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Policy tackles sexualized violence through education, support

The university is in the early stages of implementing UVic’s new sexualized violence policy with creation of a central resource office, hiring of a coordinator of education and response and production of user-friendly materials to support the policy’s goals and objectives.

“The university is working hard to realize the expectations set out in the policy to make our campus free from all forms of sexualized violence,” says UVic President Jamie Cassels.

 “We want every member of our community to be informed about the policy and the values it upholds and to consider what each of us can do to contribute to an environment where consent and respect are fundamental principles and practices at UVic.”

The Sexualized Violence Prevention and Response Policy and related procedures were approved in the Spring and took effect May 17, 2017. It covers education and prevention, support and resources, and fair and consistent responses to incidents of sexualized violence. A committee of 21 diverse campus members developed the policy after a year of extensive consultations, research and deliberations. It applies to all members of the campus community as well as visitors.

The policy is being implemented through Equity and Human Rights which recently has reorganized its structure and redefined staff roles and responsibilities. As a part of that restructuring a sexualized violence resource office has been created where all members of the university community can seek advice, access supports and/or disclose or make a report of a sexualized violence incident.

A newly hired Sexualized Violence Education and Prevention Coordinator is collaborating with key university units to coordinate education, prevention and response. Early initiatives include producing an easily understood overview of the policy and a primer on what to do if someone discloses to you about an incident of sexualized violence.

“We are working on a comprehensive university wide education and training strategy that will in turn be tailored to the needs of different groups on campus,” says Leah Shumka, who started in the coordinator position in late June.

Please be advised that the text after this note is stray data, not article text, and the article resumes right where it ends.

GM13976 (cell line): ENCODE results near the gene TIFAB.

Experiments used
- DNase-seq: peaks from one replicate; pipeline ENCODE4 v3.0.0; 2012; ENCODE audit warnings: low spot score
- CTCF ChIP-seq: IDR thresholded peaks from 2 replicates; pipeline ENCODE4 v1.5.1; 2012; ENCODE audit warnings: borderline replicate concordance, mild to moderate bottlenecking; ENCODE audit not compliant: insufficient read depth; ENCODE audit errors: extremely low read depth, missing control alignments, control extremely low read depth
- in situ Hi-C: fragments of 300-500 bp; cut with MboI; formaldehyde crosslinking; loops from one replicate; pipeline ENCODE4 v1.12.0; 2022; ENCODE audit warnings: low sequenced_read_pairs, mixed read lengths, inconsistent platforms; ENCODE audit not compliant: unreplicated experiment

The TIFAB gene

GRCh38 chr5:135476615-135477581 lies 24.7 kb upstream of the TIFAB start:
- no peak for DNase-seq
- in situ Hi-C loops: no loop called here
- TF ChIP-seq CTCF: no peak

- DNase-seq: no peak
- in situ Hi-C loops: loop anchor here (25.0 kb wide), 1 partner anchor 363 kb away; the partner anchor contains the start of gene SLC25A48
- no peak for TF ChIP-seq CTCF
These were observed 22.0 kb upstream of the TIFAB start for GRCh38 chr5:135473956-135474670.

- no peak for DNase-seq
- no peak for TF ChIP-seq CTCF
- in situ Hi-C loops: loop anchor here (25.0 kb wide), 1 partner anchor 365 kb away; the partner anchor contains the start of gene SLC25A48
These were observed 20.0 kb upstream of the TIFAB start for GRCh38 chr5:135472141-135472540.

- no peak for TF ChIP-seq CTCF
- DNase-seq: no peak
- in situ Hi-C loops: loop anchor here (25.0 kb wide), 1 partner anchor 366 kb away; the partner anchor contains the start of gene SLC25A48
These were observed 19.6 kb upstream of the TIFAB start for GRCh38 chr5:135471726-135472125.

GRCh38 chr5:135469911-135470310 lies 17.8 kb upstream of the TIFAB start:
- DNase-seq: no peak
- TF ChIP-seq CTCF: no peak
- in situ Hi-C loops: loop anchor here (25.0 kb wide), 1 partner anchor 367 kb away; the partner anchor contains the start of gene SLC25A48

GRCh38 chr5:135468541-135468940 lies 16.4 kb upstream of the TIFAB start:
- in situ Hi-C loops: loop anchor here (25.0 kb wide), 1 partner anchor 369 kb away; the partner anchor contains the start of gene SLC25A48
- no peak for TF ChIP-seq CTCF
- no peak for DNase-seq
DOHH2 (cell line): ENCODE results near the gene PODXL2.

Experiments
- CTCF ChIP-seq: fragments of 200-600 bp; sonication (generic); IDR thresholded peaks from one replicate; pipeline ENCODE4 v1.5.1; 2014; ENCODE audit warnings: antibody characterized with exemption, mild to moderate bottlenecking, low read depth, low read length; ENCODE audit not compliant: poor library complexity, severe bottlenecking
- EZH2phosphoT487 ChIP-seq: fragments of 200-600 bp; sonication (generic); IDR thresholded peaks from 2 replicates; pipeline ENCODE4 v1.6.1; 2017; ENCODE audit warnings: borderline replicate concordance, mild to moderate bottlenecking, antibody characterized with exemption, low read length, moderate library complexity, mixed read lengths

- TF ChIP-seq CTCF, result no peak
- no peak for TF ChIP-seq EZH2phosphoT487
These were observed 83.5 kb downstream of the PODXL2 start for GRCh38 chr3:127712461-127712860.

“As an initial piece, we are providing people with information about how to receive a disclosure, which is the process when someone tells someone else about an incidence of sexualized violence, very often as a means of accessing support. We want all campus community members to respond to a disclosure in a way that prioritizes their safety and dignity and provides them with options and choices in terms of support and how to proceed.”

The policy and its implementation plan is the latest step taken by UVic to address sexualized violence. The education and training builds on existing programs such as bystander training, the annual Sexual Violence Awareness Week (a collaboration between Student Affairs, the UVic Students Society and the Anti-Violence Project, among others) and recently completed trauma-informed training for units on campus most likely to have initial contact with people who have experienced sexualized violence. UVic has also introduced specific professional staff positions in Student Affairs that provide students impacted by sexualized violence with highly trained, dedicated supports.

For more information on the policy and its implementation contact EQHR through their website or at 250-721-8488.

Sexualized Violence Awareness Week

Sexualized Violence Awareness Week, Sept. 18-22, includes a host of activities to raise awareness about preventing the pervasive social problem of sexualized violence.

“University campuses have a role to play to prevent and reduce incidents of sexualized violence in society,” says Rebekah Erickson, student leadership and engagement coordinator with UVic’s Office of Student Life. “Sexualized Violence Awareness Week helps raise awareness and provides opportunities for UVic’s community to learn about the supports and programs that are available on campus and in the community.”

The collaboration with the UVSS and AVP brings a multi-faceted approach. The student groups have been strong advocates for change.

“The UVSS is excited to be working on the week’s activities and throughout the year to help change attitudes and behaviors on campus and to challenge systemic violence. The Let’s Get Consensual campaign and advocacy work has been successful in emphasizing the need for a policy on sexualized violence and provincial legislation,” says Anmol Swaich, UVSS director of campaigns and community relations. “Student unions across BC have been signing on to the Let’s Get Consensual Campaign and are hosting similar events.”

Meg Neufeld, AVP’s education coordinator, said it’s important that people who have experienced sexualized violence know that there are options and resources available to them. Meanwhile, work is ongoing to provide support, to reduce stigma, and to challenge the myths around sexualized violence.  AVP leads the consent workshops as well as programs such as the Men’s Circle to challenge gender-based violence.

“We all need to think about how and why sexualized violence happens and how it’s connected to other systems of oppression,” says Neufeld.


In this story

Keywords: sexualized violence, harassment, policy, student life, community, administrative

People: Cassbreea Dewis, Leah Shumka

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